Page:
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Golf’s Hamlet Without The Prince

AUGUSTA, GEORGIA | Now we know. The man on the radio didn’t. He referred to the Mastersless Tiger. It was a malapropism, but we understood what he meant.
Now we know what the first Masters without Woods was like. We know because we were there in 1995 when he arrived as a pencil-thin, quiet, unassuming amateur and finished tied 41st and we were there this year after he had withdrawn. Though he had missed at least one of each of the other major championships, this was his first absence from The Masters.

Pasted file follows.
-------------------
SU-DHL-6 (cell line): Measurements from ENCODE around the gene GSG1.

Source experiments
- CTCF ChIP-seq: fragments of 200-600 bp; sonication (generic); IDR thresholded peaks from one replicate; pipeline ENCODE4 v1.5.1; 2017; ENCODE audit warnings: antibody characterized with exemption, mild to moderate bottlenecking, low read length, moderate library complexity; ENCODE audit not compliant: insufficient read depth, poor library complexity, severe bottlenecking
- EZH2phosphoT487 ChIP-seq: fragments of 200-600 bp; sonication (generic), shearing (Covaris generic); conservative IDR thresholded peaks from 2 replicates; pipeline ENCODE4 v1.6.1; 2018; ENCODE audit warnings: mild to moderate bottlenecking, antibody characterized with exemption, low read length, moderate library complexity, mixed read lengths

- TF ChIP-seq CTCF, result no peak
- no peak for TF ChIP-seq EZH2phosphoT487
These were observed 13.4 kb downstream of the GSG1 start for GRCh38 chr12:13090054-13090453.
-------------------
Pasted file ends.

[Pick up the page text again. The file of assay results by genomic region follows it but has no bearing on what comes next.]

Again and again last week the memory went back to 1997 when Woods stunned the world of golf with a runaway victory to become the 61st Masters champion. The Times (of London) carried the following headline on April 15, 1997:
on April 15, 1997:
“Golf wakes to the dawn of the Tiger era” and beneath it the subheading: “America hails player whose
mastery transcended a tournament and captivated a nation.”
In the accompanying story, I wrote: “Just after 5 am yesterday fingers of light broke through to brighten the first days of the Tiger era, golf’s sixth since 1896. … Woods … had broken half as many records as he had clubs in his bag and his smile was as wide as his 12-stroke winning margin.”


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